One last night of the Groove

For the past four years, every Wednesday night at Café Mirage in Scarborough belonged to the Groove. But on Oct. 11.Collin Coltez, the creator of the open mic showcase Night of the Groove (NOTG), announced the following show on Oct. 18th would be the last show – but not the end of Night of the Groove.

“Night of the Groove is not a dead name,” Coltez told the crowd, “The Night of the Groove is just going to continue to grow.”

Café Mirage’s liquor license and logistic reasons restrict the number of people allowed to come in and watch the show. Coltez said everyone involved with the NOTG didn’t want to jeopardize the café’s business for a one-night show each week.

Kevin Vieneer, usually referred to as Bigg Kevv, is the NOTG’s sound technician and has been involved with the NOTG for over two years. Veneer joked with the crowd and reminded them this would not be the last of NOTG.

“In order to grow, it does require some sort of pain.” Veneer said, “This has been our ritual for the past couple of years. … I don’t even know what’s on T.V. on Wednesday nights. And it better be good.”

The Night of the Groove showcases local R&B, Hip Hop, reggae, spoken word and comedic performers from all over Toronto. The idea came to Coltez four years ago,he presented his proposal to the café’s previous owners, Coltez’s vision came to life in Jan. 2003.

“The concept was providing a venue for people such as myself who love R&B and spoken word to have a setting, and hear these kind of performances in the middle of the week, while at the same time giving people the chance to showcase their talent.” Coltez said.

Café Mirage was packed to capacity for the rest of that year and has been growing ever since.

“On the average, we have anywhere between eight to 12 performers per night, we’ve done over 230 shows. … When you combine that with just general performances, I’d say we have had about 1,000 or 1,500 performers overall for the four years we’ve been doing it.” Coltez said. “We describe it as an intimate environment where you can come and network get a great taste of what we have to offer and at the same time get home early enough to get up for the next day.”

Expanding the show

For the past two years, NOTG has been trying to launch itself as a radio show The idea came from Vieneer’s experience and knowledge of radio and Coltez says they are doing well. NOTG has made two pilot versions of the show, compiling performances and video clips from the past four years.

“Right now we’ve talked to community radio stations and they’re really into it. But we’re trying to target the mainstream radio first to see if they’re going to pick it up, “ Coltez said, “So at this point in time we’re in the process of sending it to 91 different stations throughout all of Canada.”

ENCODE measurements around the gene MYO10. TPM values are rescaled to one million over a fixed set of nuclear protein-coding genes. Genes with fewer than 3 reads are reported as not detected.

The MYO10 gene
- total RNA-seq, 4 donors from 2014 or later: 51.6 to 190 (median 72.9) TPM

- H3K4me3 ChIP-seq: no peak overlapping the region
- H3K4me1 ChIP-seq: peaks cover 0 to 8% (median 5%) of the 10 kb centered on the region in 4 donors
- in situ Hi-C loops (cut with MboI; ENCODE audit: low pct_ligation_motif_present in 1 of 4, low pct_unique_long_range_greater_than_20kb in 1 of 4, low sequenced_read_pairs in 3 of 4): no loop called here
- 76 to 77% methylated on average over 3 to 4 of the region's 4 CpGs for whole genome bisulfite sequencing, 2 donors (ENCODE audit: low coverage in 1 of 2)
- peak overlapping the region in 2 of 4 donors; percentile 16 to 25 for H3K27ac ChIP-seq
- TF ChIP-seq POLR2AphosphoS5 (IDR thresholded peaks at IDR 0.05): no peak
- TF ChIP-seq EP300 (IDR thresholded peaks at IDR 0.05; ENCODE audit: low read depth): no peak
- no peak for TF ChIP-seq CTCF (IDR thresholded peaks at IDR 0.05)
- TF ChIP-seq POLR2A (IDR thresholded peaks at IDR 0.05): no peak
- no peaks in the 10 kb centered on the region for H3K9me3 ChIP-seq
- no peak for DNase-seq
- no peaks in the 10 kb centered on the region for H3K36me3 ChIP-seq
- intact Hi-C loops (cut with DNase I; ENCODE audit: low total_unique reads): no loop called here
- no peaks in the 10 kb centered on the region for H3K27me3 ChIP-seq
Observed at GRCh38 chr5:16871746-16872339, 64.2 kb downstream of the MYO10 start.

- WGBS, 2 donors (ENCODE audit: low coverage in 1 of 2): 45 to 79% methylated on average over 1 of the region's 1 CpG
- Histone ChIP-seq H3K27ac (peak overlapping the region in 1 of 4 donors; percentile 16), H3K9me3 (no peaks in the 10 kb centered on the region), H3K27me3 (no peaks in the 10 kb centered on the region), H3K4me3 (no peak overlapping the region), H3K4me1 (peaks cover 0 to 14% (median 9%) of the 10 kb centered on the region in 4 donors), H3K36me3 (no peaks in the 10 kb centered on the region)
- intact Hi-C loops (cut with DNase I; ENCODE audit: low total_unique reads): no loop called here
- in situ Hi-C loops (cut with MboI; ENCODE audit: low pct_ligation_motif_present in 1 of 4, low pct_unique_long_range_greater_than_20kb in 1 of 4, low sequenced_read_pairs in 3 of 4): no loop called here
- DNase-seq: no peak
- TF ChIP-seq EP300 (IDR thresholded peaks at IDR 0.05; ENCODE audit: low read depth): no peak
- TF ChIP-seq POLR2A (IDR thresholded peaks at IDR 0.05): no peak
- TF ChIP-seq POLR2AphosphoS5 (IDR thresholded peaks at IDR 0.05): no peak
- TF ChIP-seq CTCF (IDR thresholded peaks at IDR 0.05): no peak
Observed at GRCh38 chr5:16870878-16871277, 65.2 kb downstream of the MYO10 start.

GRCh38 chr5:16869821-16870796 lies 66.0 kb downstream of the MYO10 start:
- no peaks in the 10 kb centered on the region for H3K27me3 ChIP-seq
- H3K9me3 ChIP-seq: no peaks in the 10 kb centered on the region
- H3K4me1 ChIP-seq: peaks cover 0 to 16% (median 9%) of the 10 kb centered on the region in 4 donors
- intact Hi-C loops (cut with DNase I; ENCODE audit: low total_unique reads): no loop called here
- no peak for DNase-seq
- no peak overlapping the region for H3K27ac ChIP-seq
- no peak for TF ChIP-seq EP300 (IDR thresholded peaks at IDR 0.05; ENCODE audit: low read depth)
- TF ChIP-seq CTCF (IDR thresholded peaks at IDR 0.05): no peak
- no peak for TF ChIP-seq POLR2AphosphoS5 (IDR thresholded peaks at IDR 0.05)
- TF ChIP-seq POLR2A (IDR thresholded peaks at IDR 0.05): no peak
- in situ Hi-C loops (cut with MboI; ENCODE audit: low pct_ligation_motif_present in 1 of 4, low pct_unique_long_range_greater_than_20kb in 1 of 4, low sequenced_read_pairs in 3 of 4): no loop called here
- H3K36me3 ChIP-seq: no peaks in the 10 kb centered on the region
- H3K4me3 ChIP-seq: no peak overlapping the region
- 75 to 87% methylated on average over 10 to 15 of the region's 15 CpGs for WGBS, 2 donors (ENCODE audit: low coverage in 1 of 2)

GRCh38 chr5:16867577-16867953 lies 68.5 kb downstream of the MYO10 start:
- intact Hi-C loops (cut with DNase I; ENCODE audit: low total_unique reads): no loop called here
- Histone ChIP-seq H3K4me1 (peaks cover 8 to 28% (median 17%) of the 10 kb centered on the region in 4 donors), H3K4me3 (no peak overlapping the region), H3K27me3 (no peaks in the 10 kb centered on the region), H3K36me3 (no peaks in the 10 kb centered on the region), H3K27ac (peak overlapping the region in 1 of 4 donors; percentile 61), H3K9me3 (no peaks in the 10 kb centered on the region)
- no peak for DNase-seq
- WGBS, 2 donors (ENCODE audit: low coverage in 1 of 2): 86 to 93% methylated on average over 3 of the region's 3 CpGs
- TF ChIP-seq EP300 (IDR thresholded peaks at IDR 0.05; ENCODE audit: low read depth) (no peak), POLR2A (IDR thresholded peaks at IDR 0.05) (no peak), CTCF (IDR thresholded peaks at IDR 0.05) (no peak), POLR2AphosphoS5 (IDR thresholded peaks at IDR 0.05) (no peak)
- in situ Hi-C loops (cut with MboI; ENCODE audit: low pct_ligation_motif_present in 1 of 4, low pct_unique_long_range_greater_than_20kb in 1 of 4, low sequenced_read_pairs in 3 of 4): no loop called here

Coltez says NOTG is also trying to pith the show to outlets in America, for a larger audience and reception.

Providing support

In their short farewell to the crowd, Vieneer, Coltez and Carol Allen, the host of the NOTG, all said the business side of the Canadian music industry is tough on local artists. Allen called it unfortunate that local artists have to push for years for a glimpse of attention. Coltez said it’s not the talent the city’s missing, but the support from labels.

“We know Canada and Toronto has some of the best talent. But getting that talent exposed to a larger audience is very hard so, having a venue such as this, can really help local artists.” Coltez said.

Coltez, Vieneer and Allen all have business backgrounds and not only provide a stage for local artists, but advice and tips as well. Coltez says they apply their knowledge from different areas to help artists write their bios, improve their stage presence and create their demos.

“We’re more than just an open mic,” he said.

Even with the Café Mirage shows ended, Coltez says their support for local talents and the Night of the Groove is in no way, coming to an end. Currently, in the process of getting an investors group for NOTG, Coltez says in the next five years he hopes NOTG will be a nationwide radio show, a television show and have its own café and lounge.

“We’re not just a open mic and a lot of people misunderstand that with us,” he said. “We’re more that that. We’re trying to provide a solid foundation for all local artists in all aspects and facets of the industry.”

For more information visit:

About this article

By: Toronto Observer staff
Posted: Nov 17 2006 12:00 pm
Filed under: Arts & Life